A Teaching Practice That Should Never Die Out5 min read

In the past decade, many schools and classrooms have received massive overhauls. From equipping students with their own laptops and iPads, installing electric whiteboards on classroom walls (not that those Smart Boards ever actually work), putting wheels on tables and chairs to make classroom seating flexible, to the prominence of innovative learning methods like Genius Hour, Project Based Learning, and STEM- school has changed in many ways. However, despite the evolution that has taken place, there are ideas and practices that are every bit as valuable today as they were 100 years ago.

While the tools and methods of a teacher are transforming, there are parts of this profession that seem to be molded to its bedrock. These aspects are the foundation that holds everything else, technology and innovation, up. There are truths young teachers can only learn from experience as well as from the wisdom passed down from master teachers, and no matter how many technologies are introduced or practices developed, this foundation remains constant.

This is the start of a series of posts about what should never change in education, the parts of teaching that are foundational and absolutely necessary in order for anything else to thrive. Only when this foundation is strong can we build innovative classrooms that prepare students for the constantly evolving world.

So, here’s the first teaching practice that should never die out: listening.

Let’s start with a story.

My parents got divorced when I was in 6th grade. I was too busy playing in the woods, jumping on the trampoline, and listening to my Spice Girls cassette tapes to notice that they did not love each other and that my dad was sleeping on the couch a lot.

So when they said they were splitting up, I was devastated. The fact that there was a high number of divorces among my generation did nothing to soften the blow of a family being ripped apart. Pain usually came from getting stung by wasps or fighting with my brothers, but this pain hurt in a much more severe way, and it was suffocating and more than a little boy should have to handle.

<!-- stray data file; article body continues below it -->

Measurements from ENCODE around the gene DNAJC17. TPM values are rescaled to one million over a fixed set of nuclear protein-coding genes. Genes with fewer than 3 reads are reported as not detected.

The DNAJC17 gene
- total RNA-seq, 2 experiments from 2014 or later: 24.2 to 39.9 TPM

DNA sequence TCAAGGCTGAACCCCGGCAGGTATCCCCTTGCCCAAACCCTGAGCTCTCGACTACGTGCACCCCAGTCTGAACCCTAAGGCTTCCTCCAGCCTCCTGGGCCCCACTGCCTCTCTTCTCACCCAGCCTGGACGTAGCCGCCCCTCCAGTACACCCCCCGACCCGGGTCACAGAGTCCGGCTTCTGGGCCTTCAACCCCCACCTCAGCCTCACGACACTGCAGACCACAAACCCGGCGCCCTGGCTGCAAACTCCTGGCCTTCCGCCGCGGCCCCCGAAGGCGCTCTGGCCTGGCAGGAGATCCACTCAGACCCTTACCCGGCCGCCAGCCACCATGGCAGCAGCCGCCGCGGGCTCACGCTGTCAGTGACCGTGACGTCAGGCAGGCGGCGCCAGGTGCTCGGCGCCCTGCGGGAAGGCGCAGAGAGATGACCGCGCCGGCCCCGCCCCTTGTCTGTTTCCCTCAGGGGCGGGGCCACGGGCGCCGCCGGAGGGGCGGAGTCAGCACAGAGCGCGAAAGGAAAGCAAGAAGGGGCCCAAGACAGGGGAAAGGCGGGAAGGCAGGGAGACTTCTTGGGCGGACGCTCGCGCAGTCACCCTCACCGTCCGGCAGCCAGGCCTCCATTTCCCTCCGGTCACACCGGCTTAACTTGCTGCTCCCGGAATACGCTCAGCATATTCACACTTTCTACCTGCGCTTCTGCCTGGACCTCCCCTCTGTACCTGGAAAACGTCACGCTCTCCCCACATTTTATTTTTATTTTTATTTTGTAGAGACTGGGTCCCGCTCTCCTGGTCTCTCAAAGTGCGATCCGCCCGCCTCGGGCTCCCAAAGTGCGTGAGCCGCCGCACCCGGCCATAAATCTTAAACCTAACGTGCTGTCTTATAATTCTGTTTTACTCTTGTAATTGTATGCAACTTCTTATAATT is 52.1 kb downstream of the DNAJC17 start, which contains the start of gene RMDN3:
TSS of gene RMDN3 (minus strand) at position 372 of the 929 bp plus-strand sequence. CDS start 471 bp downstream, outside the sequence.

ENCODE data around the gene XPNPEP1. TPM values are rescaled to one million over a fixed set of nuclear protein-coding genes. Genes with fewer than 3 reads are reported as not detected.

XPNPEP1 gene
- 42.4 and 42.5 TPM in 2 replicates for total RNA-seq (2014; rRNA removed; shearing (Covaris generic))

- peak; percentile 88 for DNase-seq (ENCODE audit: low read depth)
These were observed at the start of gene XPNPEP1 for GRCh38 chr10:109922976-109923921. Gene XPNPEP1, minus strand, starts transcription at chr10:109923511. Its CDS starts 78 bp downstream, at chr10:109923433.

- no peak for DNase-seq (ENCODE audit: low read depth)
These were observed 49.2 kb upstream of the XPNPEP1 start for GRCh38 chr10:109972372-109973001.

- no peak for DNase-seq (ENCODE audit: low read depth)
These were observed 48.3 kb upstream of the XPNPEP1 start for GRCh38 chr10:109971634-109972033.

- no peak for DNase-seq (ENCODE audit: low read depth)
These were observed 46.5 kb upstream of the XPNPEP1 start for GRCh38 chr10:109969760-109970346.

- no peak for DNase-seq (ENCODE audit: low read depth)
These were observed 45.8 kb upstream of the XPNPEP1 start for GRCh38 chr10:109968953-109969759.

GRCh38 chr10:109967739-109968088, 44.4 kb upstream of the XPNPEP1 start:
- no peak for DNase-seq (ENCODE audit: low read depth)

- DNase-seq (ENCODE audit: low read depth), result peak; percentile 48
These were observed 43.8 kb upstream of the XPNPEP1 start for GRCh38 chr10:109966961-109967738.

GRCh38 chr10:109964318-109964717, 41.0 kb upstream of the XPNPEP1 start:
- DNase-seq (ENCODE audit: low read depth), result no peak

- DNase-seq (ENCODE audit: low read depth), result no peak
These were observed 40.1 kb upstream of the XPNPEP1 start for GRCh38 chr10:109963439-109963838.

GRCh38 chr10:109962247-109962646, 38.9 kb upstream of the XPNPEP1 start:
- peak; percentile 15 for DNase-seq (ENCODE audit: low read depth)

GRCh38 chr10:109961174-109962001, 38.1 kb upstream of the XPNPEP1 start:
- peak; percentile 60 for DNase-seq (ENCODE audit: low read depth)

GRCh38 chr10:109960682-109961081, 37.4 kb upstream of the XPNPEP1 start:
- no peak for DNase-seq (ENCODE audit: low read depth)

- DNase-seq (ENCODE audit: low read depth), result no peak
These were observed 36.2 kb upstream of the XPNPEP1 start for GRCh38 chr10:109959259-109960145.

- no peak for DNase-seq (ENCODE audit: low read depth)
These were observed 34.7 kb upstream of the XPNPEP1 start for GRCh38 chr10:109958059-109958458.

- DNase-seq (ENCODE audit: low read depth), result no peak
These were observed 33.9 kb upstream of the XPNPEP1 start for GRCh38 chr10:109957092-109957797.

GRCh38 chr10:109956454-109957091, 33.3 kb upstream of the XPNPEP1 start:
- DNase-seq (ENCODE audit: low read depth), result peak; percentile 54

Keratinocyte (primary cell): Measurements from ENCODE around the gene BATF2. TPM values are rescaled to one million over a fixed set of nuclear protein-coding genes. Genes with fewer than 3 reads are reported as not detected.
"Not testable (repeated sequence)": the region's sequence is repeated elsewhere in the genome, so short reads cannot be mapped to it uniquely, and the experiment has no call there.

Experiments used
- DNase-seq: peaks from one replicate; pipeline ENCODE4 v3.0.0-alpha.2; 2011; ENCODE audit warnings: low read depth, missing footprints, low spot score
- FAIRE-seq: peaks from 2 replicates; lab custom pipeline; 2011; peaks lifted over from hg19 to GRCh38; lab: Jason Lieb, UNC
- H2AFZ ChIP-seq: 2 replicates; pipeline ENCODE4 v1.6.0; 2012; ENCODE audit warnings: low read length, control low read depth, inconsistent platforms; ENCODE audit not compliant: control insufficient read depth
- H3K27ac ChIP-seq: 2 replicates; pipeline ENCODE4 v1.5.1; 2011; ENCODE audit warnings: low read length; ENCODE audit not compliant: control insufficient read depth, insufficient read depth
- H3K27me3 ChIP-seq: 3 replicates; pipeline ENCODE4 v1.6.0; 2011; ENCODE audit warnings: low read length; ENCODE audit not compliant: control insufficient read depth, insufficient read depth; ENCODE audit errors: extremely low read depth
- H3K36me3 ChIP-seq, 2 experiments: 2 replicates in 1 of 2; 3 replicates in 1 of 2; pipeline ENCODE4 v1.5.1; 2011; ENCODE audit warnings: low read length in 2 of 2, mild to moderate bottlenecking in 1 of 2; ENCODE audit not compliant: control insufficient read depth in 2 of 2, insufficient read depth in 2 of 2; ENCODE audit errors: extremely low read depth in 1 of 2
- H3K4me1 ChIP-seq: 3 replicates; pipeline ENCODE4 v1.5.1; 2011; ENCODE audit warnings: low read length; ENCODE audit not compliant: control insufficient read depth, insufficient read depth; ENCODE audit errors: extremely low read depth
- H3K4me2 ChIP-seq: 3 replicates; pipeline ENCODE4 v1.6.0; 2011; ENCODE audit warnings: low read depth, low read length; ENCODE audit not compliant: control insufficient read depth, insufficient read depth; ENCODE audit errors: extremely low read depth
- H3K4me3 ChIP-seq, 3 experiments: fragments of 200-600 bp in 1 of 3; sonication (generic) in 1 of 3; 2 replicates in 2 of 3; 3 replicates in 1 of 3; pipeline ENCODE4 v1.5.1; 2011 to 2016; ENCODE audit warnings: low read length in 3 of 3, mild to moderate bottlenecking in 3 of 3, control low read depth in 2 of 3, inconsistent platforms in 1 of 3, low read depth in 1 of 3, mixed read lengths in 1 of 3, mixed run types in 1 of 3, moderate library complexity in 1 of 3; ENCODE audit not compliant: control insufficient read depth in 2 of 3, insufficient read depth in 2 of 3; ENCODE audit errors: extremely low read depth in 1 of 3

Top that off with the fact that it was my first year of middle school.

I remember one of those overwhelming, lonely days in sixth grade when I stared into space in class trying not to think about what was going on at home, and I realized class was over and I was by myself in my desk.

I suddenly heard a voice in front of me say, “Trevor, are you alright?” It was my teacher, Mr. Peters. He was about 30 years old, loved basketball, and once said the word ‘damn’ in front of the class, so to me he was the epitome of ‘cool.’

I told him I was fine and started packing up my books. He sat down in the desk next to me and said again, “Trevor, are you alright?”

I looked at his eyes for a second and then looked back to the floor. After a moment, I looked back up and Mr. Peters was still looking at me. I tried again to tell him I was fine, but my voice choked up and my 11 year-old eyes filled with tears and I couldn’t say anything. Whether it was some magical intuition or that my mom called him, I don’t know, but Mr. Peters said, “Trevor, I heard your parents are getting divorced.” I barely nodded my head to confirm. And then Mr. Peters said, “My parents split up in middle school too, and it was so hard. What’s it been like for you?”

For the next fifteen minutes, he let my 11 year-old self unload everything that was building up over that time. Despite the fact that his next group of students was piled up at his door in the hallway, wondering why they weren’t being allowed in, Mr. Peters sat there and listened to a boy who desperately needed someone to listen to him. And from then on I talked to him every day after class, usually just for a couple minutes. And each time he hardly said a word.

He just listened.

There was nothing constant about my home-life in middle school. It was sometimes good, and sometimes very painful. But regardless, Mr. Peters would listen to me every day. And since becoming a teacher myself, I know that he did not have time to listen to me every day.

But he did it anyway. And it saved me.

I’ve had many, many students who struggle. Whether it’s divorce, depression, anxiety, or abuse, most of their stories are much harsher and more painful than mine. And I cannot relate to all of them or always have sage wisdom and advice to give.

But I can listen.

And there is a chance that listening might save someone. It might be exactly what they need to be able to move forward. When Mr. Peters started listening to me, I started loving my time in his class each day. I began to care so deeply for this man and my time with him. So much so that I began to listen to him when talked about the content of his class. I wrote my papers with excellence for him, always turned in my homework, and spoke up during class discussions. I became a better student when I walked in his room, and this is not an exaggeration, 20 years later, I am a teacher because of Mr. Peters.

No matter what innovation schools undergoe, what new technologies are introduced, or how much of a departure the modern classroom takes from the traditional one, students will still need people to listen to them. And teachers will always be one of the best kind of people to do so.

Trevor Muir

I believe every student has the potential for greatness. And I believe every educator can be equipped to unlock that potential.